Celebrated Iranian writer-director Abbas Kiarostami (Taste of Cherry, Close-up) once again casts his masterful cinematic gaze upon the modern sociopolitical landscape of his homeland, this time as seen through the eyes of one woman as she drives through the streets of Tehran over a period of several days. Her journey is comprised of ten conversations with various female passengers, including her sister, a hitchhiking prostitute and a jilted bride, as well as her imperious young son. As Kiarostami’s ‘dashboard cam’ eavesdrops on these lively, heart-wrenching road trips, a complex portrait of contemporary Iran comes sharply into focus. Calling it a ‘work of inspired simplicity,’ A.O. Scott in The New York Times wrote that Kiarostami, “in addition to being perhaps the most internationally admired Iranian filmmaker of the past decade, is also among the world masters of automotive cinema… He understands the automobile as a place of reflection, observation and, above all, talk.” –Zeitgeist Films
Abbas Kiarostami was born in Tehran, Iran, in 1940. He graduated from university with a degree in fine arts before starting work as a graphic designer. He then joined the Center for Intellectual Development of Children and Young Adults, where he started a film section, and this started his career as a filmmaker at the age of 30. Since then he has made many movies and has become one of the most important figures in contemporary Iranian film. He is also a major figure in the arts world, and has had numerous gallery exhibitions of his photography, short films and poetry. He is an iconic figure for what he has done, and he has achieved it all by believing in the arts and the creativity of his mind. —World Cinema Foundation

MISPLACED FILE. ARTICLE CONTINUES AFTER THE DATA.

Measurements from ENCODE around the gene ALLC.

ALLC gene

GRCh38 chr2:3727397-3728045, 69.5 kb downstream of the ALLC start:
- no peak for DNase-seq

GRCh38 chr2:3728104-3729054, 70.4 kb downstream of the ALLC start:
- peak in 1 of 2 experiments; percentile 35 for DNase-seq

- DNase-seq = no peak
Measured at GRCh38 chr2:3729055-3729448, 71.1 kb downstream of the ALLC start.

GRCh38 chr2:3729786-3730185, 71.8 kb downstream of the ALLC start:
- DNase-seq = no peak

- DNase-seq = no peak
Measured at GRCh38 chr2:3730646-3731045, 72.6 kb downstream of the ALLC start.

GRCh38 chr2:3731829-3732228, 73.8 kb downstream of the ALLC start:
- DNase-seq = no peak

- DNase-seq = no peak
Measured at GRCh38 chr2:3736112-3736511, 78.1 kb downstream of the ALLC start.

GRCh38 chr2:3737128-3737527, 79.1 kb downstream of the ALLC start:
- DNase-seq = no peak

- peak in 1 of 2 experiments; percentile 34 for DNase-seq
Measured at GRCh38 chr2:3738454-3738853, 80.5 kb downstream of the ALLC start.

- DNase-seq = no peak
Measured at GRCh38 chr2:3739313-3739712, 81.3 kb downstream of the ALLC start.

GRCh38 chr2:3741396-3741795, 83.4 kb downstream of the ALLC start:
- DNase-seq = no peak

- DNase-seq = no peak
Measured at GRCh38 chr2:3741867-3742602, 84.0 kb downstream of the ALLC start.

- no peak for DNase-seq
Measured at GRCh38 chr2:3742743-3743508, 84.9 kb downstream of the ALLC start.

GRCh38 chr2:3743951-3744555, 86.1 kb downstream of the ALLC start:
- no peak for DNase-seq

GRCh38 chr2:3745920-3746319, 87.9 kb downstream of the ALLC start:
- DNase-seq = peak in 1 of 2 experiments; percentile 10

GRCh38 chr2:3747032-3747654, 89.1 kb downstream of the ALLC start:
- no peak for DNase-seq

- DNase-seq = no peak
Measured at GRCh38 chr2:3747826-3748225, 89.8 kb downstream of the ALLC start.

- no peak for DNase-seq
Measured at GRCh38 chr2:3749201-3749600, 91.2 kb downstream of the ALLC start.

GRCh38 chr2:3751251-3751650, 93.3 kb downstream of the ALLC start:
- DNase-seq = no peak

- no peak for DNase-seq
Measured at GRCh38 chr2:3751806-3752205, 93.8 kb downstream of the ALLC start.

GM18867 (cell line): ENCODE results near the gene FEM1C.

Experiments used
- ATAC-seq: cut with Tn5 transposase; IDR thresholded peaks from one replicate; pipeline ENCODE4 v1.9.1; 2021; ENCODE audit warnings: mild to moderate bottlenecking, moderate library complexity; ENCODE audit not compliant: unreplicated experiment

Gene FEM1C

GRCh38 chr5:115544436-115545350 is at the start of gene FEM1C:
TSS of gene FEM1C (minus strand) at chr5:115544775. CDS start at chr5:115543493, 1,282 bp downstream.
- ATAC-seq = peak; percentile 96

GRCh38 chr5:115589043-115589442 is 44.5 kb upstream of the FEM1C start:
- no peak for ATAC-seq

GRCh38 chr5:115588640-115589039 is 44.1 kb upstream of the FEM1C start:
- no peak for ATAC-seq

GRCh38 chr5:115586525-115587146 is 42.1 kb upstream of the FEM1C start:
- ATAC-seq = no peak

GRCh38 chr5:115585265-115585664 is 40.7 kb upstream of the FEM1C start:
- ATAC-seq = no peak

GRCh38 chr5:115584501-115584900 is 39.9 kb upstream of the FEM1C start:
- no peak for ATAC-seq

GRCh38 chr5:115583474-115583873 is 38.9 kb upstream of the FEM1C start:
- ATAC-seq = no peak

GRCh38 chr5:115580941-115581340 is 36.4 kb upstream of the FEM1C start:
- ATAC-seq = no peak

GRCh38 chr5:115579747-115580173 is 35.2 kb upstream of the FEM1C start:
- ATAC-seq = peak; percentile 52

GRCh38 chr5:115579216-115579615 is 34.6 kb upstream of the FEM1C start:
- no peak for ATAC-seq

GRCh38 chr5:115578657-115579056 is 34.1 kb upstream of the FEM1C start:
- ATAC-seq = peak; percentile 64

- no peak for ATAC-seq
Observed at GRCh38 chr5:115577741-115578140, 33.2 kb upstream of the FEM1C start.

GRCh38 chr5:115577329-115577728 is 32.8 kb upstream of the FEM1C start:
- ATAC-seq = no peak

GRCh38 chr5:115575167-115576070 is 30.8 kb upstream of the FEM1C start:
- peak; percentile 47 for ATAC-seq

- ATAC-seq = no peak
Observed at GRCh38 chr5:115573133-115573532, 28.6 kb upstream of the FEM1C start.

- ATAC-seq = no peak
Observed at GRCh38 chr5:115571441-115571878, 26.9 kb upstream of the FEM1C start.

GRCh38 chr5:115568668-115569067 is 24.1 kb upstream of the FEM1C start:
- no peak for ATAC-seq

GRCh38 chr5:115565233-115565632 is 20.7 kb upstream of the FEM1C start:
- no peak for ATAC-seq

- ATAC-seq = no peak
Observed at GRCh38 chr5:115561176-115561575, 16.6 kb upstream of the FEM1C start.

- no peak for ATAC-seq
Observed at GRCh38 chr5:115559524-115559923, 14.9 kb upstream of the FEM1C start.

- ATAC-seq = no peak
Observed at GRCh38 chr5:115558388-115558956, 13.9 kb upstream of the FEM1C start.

Fixed dashboard camera capturing slice-of-life; effusive in that respect, but equally providing insight into everyday issues facing women in modern Tehran, taking up the baton from Panahi’s Dayereh through Kiarostami’s own inimitable camera and cycle. A divorcee facing obstinacy from her own son, however affectionate; or, a moral confrontation with a prostitute - social, religious, economic contrasts, independence beneath subservience and objectification, an underlying maternity. Empathetic exchanges, with captivating authenticity.
Worked its way into my all-time favorites thanks to the strong performances in the simple package. Never a dull moment. Amin is the best kid ever.
Abbas Kiarostami's Shirin continues his journey into the avant-garde world of Five Dedicated to Ozu, his 2003 excursion into long take minimalist